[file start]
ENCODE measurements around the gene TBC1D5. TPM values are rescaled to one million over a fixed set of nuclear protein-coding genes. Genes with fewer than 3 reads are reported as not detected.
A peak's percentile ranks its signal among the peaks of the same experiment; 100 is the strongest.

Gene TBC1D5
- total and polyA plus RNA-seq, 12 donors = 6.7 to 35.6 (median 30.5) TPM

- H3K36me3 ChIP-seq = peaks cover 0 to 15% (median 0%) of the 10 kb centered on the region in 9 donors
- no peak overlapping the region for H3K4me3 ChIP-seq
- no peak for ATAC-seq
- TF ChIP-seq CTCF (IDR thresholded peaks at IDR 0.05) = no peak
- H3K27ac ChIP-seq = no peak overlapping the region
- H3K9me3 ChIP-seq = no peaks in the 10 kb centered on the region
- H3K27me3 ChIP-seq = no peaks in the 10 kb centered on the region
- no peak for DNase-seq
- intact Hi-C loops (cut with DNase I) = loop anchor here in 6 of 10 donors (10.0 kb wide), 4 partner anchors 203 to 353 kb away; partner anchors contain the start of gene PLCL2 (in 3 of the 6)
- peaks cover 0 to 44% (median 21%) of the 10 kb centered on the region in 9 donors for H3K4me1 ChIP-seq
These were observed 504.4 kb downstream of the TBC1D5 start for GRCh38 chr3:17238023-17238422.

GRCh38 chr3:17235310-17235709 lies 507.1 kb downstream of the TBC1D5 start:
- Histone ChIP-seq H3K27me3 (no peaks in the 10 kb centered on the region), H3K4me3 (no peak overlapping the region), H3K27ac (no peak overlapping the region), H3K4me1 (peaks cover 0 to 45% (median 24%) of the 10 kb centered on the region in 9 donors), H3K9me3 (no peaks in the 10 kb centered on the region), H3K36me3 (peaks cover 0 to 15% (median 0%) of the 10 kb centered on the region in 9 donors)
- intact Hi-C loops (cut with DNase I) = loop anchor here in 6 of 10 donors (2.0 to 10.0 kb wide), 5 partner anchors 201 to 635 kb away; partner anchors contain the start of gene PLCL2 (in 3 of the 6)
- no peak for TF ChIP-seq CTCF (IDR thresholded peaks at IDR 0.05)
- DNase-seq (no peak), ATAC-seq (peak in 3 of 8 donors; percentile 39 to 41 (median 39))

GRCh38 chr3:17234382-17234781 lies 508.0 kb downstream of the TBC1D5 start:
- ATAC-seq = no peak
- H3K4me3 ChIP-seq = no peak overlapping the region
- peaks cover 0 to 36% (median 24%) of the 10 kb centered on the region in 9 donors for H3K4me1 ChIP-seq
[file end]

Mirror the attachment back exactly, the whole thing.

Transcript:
ENCODE measurements around the gene TBC1D5. TPM values are rescaled to one million over a fixed set of nuclear protein-coding genes. Genes with fewer than 3 reads are reported as not detected.
A peak's percentile ranks its signal among the peaks of the same experiment; 100 is the strongest.

Gene TBC1D5
- total and polyA plus RNA-seq, 12 donors = 6.7 to 35.6 (median 30.5) TPM

- H3K36me3 ChIP-seq = peaks cover 0 to 15% (median 0%) of the 10 kb centered on the region in 9 donors
- no peak overlapping the region for H3K4me3 ChIP-seq
- no peak for ATAC-seq
- TF ChIP-seq CTCF (IDR thresholded peaks at IDR 0.05) = no peak
- H3K27ac ChIP-seq = no peak overlapping the region
- H3K9me3 ChIP-seq = no peaks in the 10 kb centered on the region
- H3K27me3 ChIP-seq = no peaks in the 10 kb centered on the region
- no peak for DNase-seq
- intact Hi-C loops (cut with DNase I) = loop anchor here in 6 of 10 donors (10.0 kb wide), 4 partner anchors 203 to 353 kb away; partner anchors contain the start of gene PLCL2 (in 3 of the 6)
- peaks cover 0 to 44% (median 21%) of the 10 kb centered on the region in 9 donors for H3K4me1 ChIP-seq
These were observed 504.4 kb downstream of the TBC1D5 start for GRCh38 chr3:17238023-17238422.

GRCh38 chr3:17235310-17235709 lies 507.1 kb downstream of the TBC1D5 start:
- Histone ChIP-seq H3K27me3 (no peaks in the 10 kb centered on the region), H3K4me3 (no peak overlapping the region), H3K27ac (no peak overlapping the region), H3K4me1 (peaks cover 0 to 45% (median 24%) of the 10 kb centered on the region in 9 donors), H3K9me3 (no peaks in the 10 kb centered on the region), H3K36me3 (peaks cover 0 to 15% (median 0%) of the 10 kb centered on the region in 9 donors)
- intact Hi-C loops (cut with DNase I) = loop anchor here in 6 of 10 donors (2.0 to 10.0 kb wide), 5 partner anchors 201 to 635 kb away; partner anchors contain the start of gene PLCL2 (in 3 of the 6)
- no peak for TF ChIP-seq CTCF (IDR thresholded peaks at IDR 0.05)
- DNase-seq (no peak), ATAC-seq (peak in 3 of 8 donors; percentile 39 to 41 (median 39))

GRCh38 chr3:17234382-17234781 lies 508.0 kb downstream of the TBC1D5 start:
- ATAC-seq = no peak
- H3K4me3 ChIP-seq = no peak overlapping the region
- peaks cover 0 to 36% (median 24%) of the 10 kb centered on the region in 9 donors for H3K4me1 ChIP-seq